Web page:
into it, I encounter it, things occur to me as I’m writing. But in the end I think so many of these stories are just sad stories, so the texture has to be funny or it just would be unbearable. Also I think that’s true to life. The underlying narrative of life is not really that funny.

DD: The end part’s not that funny.

Lorrie Moore: It is not. But day-to-day, the particular encounters and particular things can be really wildly funny. Every day there’s something that’s funny. Mostly it’s a collision of unexpected things coming together, or just the reaction of a person to another person. In general I think these stories are funny only on the surface and not really underneath. But on the other hand, the humour of people with each other, the humour of even just the surface of life is important to attend to. Because you need something to hang on to, otherwise it would all be unbearable! Don’t you think?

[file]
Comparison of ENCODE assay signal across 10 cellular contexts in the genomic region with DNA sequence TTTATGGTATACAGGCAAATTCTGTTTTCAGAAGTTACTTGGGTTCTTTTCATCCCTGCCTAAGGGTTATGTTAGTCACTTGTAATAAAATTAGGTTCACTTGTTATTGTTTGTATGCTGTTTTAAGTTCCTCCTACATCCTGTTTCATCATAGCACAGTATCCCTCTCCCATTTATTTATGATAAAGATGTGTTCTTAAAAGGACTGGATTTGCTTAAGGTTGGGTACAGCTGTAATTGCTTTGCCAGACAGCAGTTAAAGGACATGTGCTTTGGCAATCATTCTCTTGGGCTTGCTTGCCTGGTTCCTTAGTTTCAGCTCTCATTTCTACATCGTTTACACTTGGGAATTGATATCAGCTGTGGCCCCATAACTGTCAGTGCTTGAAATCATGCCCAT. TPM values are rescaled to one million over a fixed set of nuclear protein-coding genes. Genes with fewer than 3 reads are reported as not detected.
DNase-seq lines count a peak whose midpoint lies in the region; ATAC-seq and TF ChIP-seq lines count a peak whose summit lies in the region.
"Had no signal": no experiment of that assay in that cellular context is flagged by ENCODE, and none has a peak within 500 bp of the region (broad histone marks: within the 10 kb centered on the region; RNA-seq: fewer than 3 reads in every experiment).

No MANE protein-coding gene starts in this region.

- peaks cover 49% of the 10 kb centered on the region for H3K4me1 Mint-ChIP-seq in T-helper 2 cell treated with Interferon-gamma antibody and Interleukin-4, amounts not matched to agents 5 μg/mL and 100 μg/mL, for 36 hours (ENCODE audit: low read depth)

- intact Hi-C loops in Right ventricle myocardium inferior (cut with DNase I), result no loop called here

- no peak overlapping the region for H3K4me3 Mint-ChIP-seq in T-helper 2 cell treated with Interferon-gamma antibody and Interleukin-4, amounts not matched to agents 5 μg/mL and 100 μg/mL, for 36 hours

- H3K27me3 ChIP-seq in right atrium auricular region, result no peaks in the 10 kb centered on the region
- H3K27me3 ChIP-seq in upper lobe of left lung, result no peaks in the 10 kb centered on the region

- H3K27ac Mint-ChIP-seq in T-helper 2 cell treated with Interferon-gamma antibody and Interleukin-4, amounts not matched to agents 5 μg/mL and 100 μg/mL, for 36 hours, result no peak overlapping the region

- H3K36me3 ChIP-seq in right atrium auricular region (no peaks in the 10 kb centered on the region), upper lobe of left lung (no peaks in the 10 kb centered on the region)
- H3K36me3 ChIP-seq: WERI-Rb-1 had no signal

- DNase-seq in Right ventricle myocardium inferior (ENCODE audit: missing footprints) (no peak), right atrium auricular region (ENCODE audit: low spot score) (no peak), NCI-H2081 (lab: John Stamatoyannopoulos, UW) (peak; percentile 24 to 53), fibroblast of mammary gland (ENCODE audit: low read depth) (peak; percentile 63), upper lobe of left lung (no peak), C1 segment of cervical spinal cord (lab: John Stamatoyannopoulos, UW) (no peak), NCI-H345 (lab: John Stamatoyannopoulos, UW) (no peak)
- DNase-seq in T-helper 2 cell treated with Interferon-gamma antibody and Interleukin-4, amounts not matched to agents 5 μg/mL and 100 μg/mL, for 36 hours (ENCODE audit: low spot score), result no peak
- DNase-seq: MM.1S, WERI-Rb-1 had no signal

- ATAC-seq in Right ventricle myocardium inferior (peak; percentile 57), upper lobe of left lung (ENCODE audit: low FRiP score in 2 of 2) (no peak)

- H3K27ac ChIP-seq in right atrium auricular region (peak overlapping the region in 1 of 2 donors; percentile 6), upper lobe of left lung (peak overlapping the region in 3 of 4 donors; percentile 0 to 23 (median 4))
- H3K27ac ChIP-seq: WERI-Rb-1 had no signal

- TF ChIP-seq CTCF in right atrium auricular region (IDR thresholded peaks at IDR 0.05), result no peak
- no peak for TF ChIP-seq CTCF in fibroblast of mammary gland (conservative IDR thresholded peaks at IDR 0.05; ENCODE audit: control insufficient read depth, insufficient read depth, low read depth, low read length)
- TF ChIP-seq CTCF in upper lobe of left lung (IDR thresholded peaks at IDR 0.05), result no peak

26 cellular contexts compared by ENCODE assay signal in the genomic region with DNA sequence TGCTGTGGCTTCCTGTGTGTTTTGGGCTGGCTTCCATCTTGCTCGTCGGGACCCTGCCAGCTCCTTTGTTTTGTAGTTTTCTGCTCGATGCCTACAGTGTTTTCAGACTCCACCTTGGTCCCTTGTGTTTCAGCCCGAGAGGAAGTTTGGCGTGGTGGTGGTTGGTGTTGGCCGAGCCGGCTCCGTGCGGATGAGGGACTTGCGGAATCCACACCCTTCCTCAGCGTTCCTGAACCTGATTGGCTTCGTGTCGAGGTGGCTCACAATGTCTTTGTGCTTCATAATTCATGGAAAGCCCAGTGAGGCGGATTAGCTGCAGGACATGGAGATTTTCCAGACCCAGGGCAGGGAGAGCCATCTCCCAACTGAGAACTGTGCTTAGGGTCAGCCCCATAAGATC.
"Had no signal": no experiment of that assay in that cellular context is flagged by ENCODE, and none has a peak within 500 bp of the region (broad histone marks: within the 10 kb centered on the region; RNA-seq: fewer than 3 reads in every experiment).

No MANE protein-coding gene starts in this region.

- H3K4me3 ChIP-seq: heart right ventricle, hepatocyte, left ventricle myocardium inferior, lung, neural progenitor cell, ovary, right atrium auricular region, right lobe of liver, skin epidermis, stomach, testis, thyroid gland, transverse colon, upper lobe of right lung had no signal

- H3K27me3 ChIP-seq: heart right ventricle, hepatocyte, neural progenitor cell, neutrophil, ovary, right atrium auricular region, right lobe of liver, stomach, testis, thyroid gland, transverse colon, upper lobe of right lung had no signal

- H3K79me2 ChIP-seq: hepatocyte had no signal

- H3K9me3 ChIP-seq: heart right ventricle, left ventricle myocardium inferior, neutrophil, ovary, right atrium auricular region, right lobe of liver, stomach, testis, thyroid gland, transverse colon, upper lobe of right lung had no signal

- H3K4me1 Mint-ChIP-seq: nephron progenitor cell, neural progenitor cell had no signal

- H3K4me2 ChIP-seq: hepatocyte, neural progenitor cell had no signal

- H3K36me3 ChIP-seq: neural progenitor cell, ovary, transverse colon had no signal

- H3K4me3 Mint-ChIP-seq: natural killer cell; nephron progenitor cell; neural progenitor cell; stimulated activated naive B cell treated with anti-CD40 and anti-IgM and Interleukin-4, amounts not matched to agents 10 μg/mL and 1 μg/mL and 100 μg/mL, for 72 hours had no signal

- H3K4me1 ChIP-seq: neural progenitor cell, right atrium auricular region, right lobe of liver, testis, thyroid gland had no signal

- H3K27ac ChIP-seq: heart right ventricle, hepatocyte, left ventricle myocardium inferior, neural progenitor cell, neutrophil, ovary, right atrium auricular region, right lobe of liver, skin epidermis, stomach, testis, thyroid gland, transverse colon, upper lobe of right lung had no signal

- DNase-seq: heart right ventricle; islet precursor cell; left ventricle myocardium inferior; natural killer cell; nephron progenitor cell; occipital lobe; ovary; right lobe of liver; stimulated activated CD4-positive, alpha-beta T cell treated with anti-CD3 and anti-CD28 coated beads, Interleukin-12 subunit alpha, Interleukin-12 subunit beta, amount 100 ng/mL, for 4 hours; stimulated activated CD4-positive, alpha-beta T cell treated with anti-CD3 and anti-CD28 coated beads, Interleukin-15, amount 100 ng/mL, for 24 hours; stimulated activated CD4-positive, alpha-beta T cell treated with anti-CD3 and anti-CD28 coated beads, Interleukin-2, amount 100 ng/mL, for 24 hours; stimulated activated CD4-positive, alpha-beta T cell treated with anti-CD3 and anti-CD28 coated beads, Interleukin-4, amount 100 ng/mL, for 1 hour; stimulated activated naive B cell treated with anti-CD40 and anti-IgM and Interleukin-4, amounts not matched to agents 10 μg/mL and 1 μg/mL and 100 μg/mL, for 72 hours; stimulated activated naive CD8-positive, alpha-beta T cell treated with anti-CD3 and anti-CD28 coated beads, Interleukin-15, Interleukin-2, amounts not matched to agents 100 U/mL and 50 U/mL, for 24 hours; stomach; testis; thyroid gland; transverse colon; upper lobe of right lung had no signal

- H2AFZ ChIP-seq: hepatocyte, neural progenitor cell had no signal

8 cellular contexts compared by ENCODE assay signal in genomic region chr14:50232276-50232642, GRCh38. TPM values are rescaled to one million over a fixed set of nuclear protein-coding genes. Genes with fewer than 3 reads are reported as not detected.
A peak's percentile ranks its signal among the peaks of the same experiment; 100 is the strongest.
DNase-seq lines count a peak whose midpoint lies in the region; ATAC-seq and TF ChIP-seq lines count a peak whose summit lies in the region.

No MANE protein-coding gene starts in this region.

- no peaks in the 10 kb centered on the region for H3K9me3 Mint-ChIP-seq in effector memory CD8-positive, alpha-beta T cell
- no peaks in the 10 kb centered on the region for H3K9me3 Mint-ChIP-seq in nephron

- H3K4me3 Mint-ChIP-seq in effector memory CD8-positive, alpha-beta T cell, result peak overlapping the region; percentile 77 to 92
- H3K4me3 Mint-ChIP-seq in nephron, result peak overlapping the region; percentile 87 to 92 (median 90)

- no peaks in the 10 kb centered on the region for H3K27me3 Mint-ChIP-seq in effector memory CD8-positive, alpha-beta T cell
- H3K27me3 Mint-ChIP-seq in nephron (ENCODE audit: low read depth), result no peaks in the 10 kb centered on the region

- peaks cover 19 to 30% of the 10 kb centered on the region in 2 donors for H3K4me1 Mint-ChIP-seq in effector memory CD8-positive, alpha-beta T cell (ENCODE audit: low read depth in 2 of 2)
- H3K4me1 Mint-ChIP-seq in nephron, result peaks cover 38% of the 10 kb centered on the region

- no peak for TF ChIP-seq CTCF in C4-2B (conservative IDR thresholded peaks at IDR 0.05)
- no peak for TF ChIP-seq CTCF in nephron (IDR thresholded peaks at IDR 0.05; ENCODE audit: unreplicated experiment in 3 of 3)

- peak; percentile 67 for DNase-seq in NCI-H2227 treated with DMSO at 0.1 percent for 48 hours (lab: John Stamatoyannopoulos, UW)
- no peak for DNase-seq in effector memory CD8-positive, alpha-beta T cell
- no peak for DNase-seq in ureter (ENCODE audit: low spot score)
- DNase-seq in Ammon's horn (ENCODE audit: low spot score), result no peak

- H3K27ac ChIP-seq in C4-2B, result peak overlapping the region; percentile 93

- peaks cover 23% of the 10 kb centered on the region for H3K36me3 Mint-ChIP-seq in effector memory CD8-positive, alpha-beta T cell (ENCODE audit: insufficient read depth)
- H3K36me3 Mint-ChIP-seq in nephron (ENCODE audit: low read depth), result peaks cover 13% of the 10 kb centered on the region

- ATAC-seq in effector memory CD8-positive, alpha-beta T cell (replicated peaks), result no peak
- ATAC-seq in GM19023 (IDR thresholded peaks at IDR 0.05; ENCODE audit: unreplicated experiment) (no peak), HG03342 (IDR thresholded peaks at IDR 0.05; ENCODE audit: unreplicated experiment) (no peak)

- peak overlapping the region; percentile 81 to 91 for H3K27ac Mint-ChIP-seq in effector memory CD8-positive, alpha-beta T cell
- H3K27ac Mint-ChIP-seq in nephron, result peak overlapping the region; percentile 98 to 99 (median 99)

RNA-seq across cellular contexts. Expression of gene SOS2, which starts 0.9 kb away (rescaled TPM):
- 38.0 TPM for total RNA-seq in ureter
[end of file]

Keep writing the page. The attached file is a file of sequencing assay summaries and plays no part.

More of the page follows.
DD: There are quite a lot of big writers though who even though we’re all agreed they’re great, don’t really yield that many lolz. I mean, even Alice Munro isn’t really that funny.

Lorrie Moore: I think Alice Munro sometimes is funnier than people give her credit for. It also depends on your sense of humour, but I have laughed out loud with Alice Munro. There are a lot of ways in which you can see she’s quite amused by certain moments between her characters, and then sometimes there will be a line that really sends it home. Alice Munro is just a genius of a particular type: there’s just nobody comparable. 
I guess, both in life and in art, I do like a certain level of humour. I want that range within my own stories. 
It’s important to laugh a little.

DD: Agreed. Hey, what about a new novel? We loved the last one!

Oh, it will take a while. I’ve got less than half of one in a drawer. Less than half. But we’ll see what happens. 
It’s really bad luck to talk about future books, but that’s what I’d like to do next, yes, work on a novel.

Bark is published by Faber & Faber in March